Few products have garnered such rapid success as Ancho Reyes, the ancho chile–flavored liqueur that launched in 2013 and quickly became a bartender favorite for its adaptability in both classic and modern recipes.
Based on a 1927 recipe from Puebla, Mexico, the liqueur is produced by macerating ancho chiles in a sugar cane distillate, yielding a more subdued heat in cocktails compared with fresh hot peppers like jalapeño, for instance, a commonly called-upon ingredient. “If you’re using jalapeño, up front, you get that immediate spiciness,” explains New York bartender Simone Goldberg. By contrast, Ancho Reyes “is more of a subtle finish to a drink.”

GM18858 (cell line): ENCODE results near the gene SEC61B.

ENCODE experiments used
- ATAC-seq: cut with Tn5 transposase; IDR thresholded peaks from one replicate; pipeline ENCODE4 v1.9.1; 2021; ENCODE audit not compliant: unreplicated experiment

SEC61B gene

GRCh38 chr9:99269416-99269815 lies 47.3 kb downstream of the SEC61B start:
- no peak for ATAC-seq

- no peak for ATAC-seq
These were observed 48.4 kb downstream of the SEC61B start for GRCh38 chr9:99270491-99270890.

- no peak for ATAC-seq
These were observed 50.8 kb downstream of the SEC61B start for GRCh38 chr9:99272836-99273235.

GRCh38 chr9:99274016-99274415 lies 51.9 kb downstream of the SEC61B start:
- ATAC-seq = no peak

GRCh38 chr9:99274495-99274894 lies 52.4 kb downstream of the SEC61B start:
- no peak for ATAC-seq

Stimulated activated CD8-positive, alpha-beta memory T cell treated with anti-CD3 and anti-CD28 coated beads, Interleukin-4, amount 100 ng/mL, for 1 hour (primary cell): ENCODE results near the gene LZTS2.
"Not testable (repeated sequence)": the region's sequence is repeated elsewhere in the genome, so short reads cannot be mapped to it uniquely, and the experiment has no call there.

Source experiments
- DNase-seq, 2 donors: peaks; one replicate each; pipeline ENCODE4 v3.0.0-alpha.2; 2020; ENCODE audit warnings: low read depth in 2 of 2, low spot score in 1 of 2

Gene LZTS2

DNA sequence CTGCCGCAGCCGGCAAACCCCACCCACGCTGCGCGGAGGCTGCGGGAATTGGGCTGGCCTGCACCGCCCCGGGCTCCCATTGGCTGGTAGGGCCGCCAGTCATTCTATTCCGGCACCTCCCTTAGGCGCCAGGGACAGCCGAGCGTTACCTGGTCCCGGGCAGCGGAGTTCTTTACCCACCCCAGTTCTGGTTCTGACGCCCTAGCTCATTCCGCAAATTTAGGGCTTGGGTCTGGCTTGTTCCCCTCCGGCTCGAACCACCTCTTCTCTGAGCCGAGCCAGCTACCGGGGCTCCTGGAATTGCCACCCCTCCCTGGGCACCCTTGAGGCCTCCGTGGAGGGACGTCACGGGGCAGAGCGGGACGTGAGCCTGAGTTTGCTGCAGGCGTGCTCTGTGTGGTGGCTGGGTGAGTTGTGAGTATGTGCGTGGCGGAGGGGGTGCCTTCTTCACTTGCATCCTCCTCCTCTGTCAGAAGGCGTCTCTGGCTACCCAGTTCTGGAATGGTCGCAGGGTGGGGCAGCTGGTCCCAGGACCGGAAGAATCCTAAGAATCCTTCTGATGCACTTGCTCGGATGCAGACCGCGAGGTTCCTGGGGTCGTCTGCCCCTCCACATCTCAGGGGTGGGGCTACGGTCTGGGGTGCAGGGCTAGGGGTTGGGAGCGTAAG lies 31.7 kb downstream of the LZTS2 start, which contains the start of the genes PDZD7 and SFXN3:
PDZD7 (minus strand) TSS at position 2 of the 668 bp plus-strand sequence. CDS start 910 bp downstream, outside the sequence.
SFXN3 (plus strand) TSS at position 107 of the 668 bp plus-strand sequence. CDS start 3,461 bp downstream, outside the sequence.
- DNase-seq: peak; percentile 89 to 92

Describing its flavor as “smoky, spicy, with a hint of sweetness,” Goldberg says that the liqueur is surprisingly easy to incorporate into cocktails; she recommends subbing it in place of sweetener to add depth of flavor to classic formulas. Unsurprisingly, it’s a shoo-in with tequila-based drinks like the Margarita and the Paloma, but performs equally well in their contemporary spins. Ezra Star’s Ancho Problem, for example, builds on equal parts Ancho Reyes and blanco tequila, plus measures of lime and Demerara syrup, while Natasha David calls on the smoky liqueur in her batchable Michelada-like drink, the Get It Done.
Ancho Reyes can also work well alongside already-spicy elements. Consider, for example, the Bling Melon, Ryan Sparks’ piquant take on the Orange Crush that contrasts the liqueur and green chile–infused vodka with refreshing watermelon juice. Equally easy-drinking is Meaghan Dorman’s Jungle Bird riff, the Getaway Car, where Ancho Reyes subs in for Campari in the tropical-leaning recipe.